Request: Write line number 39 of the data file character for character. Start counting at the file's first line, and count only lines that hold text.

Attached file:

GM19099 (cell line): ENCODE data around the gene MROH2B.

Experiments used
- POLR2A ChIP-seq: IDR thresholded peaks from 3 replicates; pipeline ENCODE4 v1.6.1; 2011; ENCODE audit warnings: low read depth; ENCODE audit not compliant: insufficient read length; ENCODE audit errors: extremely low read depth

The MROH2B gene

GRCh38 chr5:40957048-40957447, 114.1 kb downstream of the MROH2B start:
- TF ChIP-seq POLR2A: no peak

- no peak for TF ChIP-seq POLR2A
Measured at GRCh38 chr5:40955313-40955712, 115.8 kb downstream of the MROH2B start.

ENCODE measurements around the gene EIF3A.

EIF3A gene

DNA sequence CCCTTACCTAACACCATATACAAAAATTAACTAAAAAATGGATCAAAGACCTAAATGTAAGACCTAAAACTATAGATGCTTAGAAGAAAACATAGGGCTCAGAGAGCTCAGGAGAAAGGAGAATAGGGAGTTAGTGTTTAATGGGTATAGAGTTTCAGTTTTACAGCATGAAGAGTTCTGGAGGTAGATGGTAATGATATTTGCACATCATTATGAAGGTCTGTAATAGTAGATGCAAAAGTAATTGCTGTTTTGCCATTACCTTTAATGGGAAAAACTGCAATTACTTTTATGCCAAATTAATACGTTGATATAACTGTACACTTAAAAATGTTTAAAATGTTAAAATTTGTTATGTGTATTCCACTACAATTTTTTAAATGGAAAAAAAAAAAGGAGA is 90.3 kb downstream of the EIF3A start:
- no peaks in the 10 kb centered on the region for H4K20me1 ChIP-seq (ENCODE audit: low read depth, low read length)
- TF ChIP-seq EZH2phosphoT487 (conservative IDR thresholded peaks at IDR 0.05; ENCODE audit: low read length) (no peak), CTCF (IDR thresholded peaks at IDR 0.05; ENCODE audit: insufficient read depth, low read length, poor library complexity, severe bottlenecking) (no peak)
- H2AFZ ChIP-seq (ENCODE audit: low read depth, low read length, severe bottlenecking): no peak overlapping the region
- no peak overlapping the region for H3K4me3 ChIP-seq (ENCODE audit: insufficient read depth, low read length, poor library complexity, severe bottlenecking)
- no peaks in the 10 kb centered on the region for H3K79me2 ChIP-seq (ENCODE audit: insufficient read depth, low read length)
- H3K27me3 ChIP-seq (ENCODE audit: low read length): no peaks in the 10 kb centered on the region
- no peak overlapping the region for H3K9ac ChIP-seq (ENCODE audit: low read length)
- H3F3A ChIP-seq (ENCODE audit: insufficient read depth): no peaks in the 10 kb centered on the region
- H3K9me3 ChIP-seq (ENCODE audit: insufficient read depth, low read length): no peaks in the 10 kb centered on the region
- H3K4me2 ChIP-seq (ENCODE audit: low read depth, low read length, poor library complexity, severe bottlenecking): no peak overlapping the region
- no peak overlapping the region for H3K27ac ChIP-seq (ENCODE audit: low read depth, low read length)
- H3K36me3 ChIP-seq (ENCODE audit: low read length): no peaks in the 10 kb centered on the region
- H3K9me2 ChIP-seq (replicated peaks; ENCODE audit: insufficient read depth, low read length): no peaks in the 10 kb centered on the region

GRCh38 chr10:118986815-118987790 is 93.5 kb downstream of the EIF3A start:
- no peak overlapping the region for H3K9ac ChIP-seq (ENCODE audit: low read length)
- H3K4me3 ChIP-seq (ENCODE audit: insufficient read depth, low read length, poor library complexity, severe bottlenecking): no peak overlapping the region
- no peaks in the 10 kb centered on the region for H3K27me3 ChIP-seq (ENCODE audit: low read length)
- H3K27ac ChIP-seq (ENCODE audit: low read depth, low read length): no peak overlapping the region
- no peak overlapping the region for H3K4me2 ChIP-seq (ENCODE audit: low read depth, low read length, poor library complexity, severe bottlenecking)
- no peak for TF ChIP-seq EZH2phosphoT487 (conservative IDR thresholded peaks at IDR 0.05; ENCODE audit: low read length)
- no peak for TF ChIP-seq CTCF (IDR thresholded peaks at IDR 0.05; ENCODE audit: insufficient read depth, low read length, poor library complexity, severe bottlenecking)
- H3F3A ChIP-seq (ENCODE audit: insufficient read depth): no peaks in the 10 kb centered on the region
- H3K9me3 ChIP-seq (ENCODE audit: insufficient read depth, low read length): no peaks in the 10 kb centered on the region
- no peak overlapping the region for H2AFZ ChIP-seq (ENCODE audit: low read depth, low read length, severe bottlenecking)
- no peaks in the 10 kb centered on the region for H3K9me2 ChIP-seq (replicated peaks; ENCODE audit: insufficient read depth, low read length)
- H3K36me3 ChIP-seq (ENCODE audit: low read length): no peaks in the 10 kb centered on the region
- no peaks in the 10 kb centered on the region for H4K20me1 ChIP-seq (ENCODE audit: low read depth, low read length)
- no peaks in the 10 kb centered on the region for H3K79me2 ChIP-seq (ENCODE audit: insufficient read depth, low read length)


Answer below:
- no peaks in the 10 kb centered on the region for H3K79me2 ChIP-seq (ENCODE audit: insufficient read depth, low read length)